General Question

Captain_Fantasy's avatar

If someone decides they need to steal out of necessity, how long until necessity drives them to rob?

Asked by Captain_Fantasy (11416 points ) April 26th, 2010 from iPhone

If you can steal without consequence, what’s to stop the escalation of that activity?

Observing members: 0 Composing members: 0

14 Answers

Trillian's avatar

Only the individual’s character.

Coloma's avatar

I don’t view stealing food for survivals sake on the same continuem as theft or robbery born of dark intent and sheer malicious greed.

Stealing food, blankets, anything pertinent to actual physical survival cannot really be considered ‘stealing’ IMO.

If I had a starving child you bet I would do whatever it took to feed my baby.

Cruiser's avatar

If you were able to steal without consequence there would not be much in the way to stop them unless they tried it at my house. Stealing is a crime not matter what the circumstance and for better or for worse there are laws that should handle the matter appropriately.

wonderingwhy's avatar

As @Trillian said. Also, why rob and greatly increase the risk confrontation and being caught (thinking mugging), not to mention the consequences if caught, when you can steal (thinking empty house, closed business) and minimize the risks.

CodePinko's avatar

I think @Trillian means the individual’s lack of character.

Coloma's avatar

@Cruiser

I agree, but…I do think theft born of desperation should be treated more leniantly that theft from an antisocial perspective.

Stealing a loaf of bread is not the same as stealing a car.

Like everything it is a matter of degree.

I don’t think we can label someone character deficiant under circumstances of great duress.

Cruiser's avatar

@Coloma Still stealing a loaf of bread is indeed different than stealing a car but it still is a crime and fortunately our legal system will usually view it within the context of the severity and motivating circumstances of the criminal act. That being said I do believe there are options available to most people in desperate need to not have to steal bread or basic necessities. Petty crimes are IMO more often crimes of opportunity and or convenience and will do so until they get caught.

Coloma's avatar

True of course, however, personally speaking I would not attempt to prosecute someone who was stealing from my garden if they were desperate.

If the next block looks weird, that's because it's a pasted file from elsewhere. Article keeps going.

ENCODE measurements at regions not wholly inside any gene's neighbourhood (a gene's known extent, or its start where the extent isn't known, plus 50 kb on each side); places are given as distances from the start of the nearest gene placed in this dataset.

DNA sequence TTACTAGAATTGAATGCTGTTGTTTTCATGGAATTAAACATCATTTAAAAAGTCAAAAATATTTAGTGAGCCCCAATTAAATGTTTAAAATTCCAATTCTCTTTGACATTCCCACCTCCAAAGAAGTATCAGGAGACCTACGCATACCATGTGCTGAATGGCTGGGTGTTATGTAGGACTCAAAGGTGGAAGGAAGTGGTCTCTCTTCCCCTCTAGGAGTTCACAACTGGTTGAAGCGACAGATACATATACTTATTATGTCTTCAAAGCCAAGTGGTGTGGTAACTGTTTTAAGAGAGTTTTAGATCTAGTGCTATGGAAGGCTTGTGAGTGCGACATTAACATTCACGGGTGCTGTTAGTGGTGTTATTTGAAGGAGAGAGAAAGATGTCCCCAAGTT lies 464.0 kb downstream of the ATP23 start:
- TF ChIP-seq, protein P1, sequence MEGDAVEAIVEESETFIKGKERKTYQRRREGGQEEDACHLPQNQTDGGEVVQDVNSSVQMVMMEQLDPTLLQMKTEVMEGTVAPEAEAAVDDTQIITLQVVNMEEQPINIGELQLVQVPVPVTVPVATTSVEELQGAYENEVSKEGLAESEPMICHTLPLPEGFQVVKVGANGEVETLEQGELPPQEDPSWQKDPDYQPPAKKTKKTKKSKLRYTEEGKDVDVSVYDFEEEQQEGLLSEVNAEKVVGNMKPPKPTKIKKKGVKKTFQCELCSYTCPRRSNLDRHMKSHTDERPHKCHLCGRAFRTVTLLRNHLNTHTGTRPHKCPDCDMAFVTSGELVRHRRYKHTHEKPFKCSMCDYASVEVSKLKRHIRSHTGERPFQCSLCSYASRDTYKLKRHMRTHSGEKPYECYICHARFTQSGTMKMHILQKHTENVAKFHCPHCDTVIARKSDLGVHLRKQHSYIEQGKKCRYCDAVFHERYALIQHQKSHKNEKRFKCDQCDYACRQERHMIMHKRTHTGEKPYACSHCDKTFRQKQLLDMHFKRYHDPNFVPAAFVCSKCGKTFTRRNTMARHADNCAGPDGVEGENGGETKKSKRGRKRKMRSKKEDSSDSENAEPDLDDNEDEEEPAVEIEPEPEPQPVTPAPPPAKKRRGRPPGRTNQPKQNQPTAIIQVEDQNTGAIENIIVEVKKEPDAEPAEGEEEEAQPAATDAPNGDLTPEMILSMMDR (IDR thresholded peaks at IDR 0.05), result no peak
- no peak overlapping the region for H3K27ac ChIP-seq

I am not advocating turning our backs on crime, at the same time I tend towards the attitude of ’ they must need it more than I do’ in certain circumstances. :-)

thriftymaid's avatar

The law only recognizes the necessity defense in a very narrow way. No one defendant is likely to be successful repeatedly.

Coloma's avatar

No, repetition cancels out short term desperation.

I just like to be veeeery careful about jumping on the moral high horse.

tinyfaery's avatar

I don’t see the connection. Just because someone steals does not mean that they will eventually increase their criminal activity.

eden2eve's avatar

That’s unpredictable. Not all people who steal are sufficiently doing it to steal a loaf of bread, as has been discussed here in other threads, some people do it for the thrill, or because they want things that aren’t essential by any stretch of the imagination. I know a few people who do it for these reasons. The unfortunate thing is that those people are being caught, and given just a slap on the wrist. Even when they don’t pay their fines, they are not incarcerated, so far at least. This can’t help them to develop any fear of future risk, and that concerns me.

That being said, we don’t know which or how many of those people are willing to take the risks associated with robbing. Those are two very different activities, with very different levels of risk and punishment.

Trillian's avatar

@CodePinko I meant what I said. If someone had to steal food to feed their children, which is how I read the intent of the question, that would not mean that they would steal designer shoes for the hell of it.
There have been societies that planted an extra two rows of corn along the road that all were able to eat from without being considered a thief.
This is actually similar to a question asked that gauges cognitive development and the answers given can allow the questioner to determine where along the developmental scale the person is. There is no right or wrong answer, just a determination of what the questioner thinks is right or wrong and why.

Coloma's avatar

Where I live I always plany extra for the wildlife, one tomato for me, one for the raccoons and the deer. lol

Answer this question

Login

or

Join

to answer.

This question is in the General Section. Responses must be helpful and on-topic.

Your answer will be saved while you login or join.

Have a question? Ask Fluther!

What do you know more about?
or
Knowledge Networking @ Fluther